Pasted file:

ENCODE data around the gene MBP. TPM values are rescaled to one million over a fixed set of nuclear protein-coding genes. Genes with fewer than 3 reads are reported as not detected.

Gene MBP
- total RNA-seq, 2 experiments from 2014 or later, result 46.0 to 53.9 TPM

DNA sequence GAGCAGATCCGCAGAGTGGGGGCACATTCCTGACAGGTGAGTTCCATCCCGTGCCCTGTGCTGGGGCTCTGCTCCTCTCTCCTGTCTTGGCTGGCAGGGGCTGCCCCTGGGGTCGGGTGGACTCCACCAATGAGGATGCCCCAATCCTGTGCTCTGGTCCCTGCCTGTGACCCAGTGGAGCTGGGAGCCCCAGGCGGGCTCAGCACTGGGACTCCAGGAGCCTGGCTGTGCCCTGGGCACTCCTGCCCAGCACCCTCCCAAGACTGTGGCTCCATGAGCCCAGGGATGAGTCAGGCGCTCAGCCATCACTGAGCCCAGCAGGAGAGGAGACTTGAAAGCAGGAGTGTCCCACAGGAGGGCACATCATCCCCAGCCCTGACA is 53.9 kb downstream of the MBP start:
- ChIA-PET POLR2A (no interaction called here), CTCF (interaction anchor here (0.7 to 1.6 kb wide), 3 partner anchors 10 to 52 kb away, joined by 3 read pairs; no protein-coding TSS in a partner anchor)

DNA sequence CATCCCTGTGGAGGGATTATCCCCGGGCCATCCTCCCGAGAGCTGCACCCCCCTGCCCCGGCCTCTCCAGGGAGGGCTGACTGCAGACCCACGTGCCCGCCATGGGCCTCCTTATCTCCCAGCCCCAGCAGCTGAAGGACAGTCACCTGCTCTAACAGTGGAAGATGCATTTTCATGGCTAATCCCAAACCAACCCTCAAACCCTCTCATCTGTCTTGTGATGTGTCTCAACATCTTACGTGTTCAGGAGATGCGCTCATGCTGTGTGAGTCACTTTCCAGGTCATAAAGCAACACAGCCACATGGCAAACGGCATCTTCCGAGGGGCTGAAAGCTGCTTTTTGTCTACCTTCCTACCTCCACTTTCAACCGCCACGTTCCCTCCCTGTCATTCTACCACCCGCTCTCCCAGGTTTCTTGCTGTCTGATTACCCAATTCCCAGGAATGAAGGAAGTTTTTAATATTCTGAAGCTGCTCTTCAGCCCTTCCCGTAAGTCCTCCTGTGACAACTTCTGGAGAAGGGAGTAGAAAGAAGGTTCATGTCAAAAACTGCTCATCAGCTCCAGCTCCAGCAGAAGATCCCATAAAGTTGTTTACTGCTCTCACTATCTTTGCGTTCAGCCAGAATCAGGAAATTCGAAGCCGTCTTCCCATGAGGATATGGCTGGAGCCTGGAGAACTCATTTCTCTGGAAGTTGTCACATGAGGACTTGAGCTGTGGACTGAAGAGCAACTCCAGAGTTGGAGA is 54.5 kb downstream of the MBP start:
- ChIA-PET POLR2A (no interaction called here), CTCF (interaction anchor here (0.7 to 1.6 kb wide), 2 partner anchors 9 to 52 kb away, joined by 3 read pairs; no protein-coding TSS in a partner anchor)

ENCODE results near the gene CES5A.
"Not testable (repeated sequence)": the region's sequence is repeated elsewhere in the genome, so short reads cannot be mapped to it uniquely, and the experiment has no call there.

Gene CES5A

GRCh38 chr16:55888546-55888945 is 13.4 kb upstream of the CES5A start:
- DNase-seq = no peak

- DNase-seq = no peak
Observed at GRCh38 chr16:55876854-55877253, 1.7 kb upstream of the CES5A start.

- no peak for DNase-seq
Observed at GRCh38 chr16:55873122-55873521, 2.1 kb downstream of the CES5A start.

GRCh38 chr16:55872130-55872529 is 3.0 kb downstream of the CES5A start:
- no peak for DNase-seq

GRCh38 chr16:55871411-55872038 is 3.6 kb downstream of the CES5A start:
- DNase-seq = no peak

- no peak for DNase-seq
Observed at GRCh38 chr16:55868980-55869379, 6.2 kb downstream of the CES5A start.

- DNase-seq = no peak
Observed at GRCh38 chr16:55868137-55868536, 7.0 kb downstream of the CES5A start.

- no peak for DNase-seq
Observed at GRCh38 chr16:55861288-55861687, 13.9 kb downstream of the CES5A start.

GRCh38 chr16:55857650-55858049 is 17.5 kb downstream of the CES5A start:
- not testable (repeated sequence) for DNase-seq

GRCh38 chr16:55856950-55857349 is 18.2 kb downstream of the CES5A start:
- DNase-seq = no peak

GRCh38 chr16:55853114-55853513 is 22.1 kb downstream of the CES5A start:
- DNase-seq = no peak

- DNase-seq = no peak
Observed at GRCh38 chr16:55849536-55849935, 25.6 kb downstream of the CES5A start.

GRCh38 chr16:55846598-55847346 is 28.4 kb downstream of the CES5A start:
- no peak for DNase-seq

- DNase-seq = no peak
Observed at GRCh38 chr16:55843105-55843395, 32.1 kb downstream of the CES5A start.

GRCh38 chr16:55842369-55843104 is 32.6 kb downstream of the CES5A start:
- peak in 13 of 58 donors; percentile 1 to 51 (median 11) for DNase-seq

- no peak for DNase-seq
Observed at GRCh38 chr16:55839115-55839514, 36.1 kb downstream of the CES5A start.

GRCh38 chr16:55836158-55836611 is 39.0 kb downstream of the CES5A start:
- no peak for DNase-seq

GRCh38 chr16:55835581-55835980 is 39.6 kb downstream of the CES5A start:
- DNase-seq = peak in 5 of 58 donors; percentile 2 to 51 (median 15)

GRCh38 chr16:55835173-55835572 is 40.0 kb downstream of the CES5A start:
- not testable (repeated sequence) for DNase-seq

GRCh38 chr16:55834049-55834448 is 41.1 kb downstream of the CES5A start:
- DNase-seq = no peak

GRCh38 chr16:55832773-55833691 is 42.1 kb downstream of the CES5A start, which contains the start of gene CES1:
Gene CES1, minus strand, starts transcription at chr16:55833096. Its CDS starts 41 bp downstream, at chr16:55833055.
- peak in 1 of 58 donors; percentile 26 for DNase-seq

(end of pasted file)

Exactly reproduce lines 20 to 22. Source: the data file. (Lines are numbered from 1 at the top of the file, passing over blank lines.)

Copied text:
- DNase-seq = no peak

- no peak for DNase-seq
Observed at GRCh38 chr16:55868980-55869379, 6.2 kb downstream of the CES5A start.